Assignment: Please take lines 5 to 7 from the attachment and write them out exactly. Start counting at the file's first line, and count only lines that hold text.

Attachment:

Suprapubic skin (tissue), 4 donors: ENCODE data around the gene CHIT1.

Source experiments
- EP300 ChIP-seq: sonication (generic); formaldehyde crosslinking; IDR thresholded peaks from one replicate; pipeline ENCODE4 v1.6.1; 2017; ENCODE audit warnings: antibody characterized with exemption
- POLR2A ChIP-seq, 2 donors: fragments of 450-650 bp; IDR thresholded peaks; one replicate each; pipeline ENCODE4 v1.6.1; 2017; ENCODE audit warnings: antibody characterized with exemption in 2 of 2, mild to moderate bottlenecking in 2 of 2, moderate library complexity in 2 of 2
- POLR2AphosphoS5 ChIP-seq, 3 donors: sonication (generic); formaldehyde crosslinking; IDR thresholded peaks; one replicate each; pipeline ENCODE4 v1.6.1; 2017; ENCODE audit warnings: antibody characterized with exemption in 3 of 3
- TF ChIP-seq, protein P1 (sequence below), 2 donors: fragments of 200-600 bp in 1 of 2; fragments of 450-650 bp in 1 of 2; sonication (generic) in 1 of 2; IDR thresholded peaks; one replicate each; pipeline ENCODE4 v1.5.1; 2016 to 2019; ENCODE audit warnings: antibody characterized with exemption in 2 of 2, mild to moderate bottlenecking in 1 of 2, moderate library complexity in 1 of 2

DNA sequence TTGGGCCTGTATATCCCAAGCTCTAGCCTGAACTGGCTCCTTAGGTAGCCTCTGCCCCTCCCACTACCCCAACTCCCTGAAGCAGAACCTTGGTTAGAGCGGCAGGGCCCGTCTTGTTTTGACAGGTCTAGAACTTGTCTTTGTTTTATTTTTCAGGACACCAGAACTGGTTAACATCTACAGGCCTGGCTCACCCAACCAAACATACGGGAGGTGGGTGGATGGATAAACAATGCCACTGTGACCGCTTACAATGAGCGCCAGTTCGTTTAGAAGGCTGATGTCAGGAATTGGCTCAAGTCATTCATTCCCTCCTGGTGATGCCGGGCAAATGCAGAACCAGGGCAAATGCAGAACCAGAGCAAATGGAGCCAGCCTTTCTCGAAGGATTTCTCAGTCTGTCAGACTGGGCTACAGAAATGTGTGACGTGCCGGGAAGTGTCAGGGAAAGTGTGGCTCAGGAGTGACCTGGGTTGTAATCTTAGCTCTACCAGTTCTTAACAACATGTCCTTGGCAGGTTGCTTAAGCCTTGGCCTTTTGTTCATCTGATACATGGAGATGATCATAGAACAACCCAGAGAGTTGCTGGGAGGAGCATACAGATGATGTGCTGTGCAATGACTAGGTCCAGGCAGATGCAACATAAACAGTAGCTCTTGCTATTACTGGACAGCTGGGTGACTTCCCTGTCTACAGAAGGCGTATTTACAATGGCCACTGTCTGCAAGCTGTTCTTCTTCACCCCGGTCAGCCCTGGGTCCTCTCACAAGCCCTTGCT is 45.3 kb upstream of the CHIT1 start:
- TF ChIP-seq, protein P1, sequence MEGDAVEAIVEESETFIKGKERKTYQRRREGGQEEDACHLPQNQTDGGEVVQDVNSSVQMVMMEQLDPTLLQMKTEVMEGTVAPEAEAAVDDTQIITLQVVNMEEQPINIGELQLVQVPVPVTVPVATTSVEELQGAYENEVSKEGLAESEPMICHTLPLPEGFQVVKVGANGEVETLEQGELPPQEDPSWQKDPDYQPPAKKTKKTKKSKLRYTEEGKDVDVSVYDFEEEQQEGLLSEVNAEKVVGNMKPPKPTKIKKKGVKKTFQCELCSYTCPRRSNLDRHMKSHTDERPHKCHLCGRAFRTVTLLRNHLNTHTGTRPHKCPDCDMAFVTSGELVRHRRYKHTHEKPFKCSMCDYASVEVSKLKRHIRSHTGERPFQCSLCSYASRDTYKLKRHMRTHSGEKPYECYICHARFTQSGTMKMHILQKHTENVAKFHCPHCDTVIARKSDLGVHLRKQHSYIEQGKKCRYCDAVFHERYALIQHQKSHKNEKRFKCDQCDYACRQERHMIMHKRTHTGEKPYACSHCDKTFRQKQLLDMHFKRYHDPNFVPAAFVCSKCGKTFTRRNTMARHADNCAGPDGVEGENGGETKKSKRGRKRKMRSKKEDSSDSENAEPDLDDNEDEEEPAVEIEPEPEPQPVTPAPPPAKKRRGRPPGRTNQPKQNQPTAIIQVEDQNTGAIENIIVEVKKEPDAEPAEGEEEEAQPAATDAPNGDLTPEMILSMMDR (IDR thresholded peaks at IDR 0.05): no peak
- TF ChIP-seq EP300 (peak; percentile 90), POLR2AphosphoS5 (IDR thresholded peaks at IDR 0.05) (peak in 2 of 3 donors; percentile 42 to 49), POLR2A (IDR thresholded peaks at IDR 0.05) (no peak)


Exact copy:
- POLR2AphosphoS5 ChIP-seq, 3 donors: sonication (generic); formaldehyde crosslinking; IDR thresholded peaks; one replicate each; pipeline ENCODE4 v1.6.1; 2017; ENCODE audit warnings: antibody characterized with exemption in 3 of 3
- TF ChIP-seq, protein P1 (sequence below), 2 donors: fragments of 200-600 bp in 1 of 2; fragments of 450-650 bp in 1 of 2; sonication (generic) in 1 of 2; IDR thresholded peaks; one replicate each; pipeline ENCODE4 v1.5.1; 2016 to 2019; ENCODE audit warnings: antibody characterized with exemption in 2 of 2, mild to moderate bottlenecking in 1 of 2, moderate library complexity in 1 of 2

DNA sequence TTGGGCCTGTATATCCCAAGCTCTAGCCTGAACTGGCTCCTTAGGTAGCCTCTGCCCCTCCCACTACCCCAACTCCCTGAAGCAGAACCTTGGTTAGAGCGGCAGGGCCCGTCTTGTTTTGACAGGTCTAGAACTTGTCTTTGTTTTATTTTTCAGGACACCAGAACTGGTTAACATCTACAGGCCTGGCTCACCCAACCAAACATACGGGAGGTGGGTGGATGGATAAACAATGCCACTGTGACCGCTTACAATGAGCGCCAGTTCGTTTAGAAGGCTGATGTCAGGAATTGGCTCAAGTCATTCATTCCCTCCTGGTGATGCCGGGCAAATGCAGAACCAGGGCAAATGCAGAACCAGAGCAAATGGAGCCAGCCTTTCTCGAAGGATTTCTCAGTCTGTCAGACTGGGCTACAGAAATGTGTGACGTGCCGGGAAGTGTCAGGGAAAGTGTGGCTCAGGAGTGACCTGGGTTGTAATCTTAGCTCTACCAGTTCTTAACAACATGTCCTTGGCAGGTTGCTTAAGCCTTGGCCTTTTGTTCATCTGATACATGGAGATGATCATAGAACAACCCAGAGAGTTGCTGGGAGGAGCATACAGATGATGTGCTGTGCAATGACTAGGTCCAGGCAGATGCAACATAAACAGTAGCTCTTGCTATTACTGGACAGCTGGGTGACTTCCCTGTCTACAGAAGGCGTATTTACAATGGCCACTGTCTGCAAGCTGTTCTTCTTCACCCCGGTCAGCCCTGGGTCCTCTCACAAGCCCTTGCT is 45.3 kb upstream of the CHIT1 start: